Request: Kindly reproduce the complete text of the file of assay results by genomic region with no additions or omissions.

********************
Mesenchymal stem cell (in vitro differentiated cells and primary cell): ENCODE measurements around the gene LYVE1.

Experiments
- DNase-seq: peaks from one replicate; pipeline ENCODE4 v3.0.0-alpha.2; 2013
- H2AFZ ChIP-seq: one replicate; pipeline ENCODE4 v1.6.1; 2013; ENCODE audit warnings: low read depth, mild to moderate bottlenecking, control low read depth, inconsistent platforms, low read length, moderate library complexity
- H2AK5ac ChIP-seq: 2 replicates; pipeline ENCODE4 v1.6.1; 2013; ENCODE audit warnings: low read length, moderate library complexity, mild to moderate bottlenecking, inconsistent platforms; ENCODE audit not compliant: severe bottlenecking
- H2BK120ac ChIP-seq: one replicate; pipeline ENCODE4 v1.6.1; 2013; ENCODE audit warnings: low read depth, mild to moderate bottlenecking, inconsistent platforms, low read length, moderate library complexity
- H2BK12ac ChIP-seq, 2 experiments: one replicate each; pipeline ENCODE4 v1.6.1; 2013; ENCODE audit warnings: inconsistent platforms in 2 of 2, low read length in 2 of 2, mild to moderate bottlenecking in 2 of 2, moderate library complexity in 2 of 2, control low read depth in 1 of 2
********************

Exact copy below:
Mesenchymal stem cell (in vitro differentiated cells and primary cell): ENCODE measurements around the gene LYVE1.

Experiments
- DNase-seq: peaks from one replicate; pipeline ENCODE4 v3.0.0-alpha.2; 2013
- H2AFZ ChIP-seq: one replicate; pipeline ENCODE4 v1.6.1; 2013; ENCODE audit warnings: low read depth, mild to moderate bottlenecking, control low read depth, inconsistent platforms, low read length, moderate library complexity
- H2AK5ac ChIP-seq: 2 replicates; pipeline ENCODE4 v1.6.1; 2013; ENCODE audit warnings: low read length, moderate library complexity, mild to moderate bottlenecking, inconsistent platforms; ENCODE audit not compliant: severe bottlenecking
- H2BK120ac ChIP-seq: one replicate; pipeline ENCODE4 v1.6.1; 2013; ENCODE audit warnings: low read depth, mild to moderate bottlenecking, inconsistent platforms, low read length, moderate library complexity
- H2BK12ac ChIP-seq, 2 experiments: one replicate each; pipeline ENCODE4 v1.6.1; 2013; ENCODE audit warnings: inconsistent platforms in 2 of 2, low read length in 2 of 2, mild to moderate bottlenecking in 2 of 2, moderate library complexity in 2 of 2, control low read depth in 1 of 2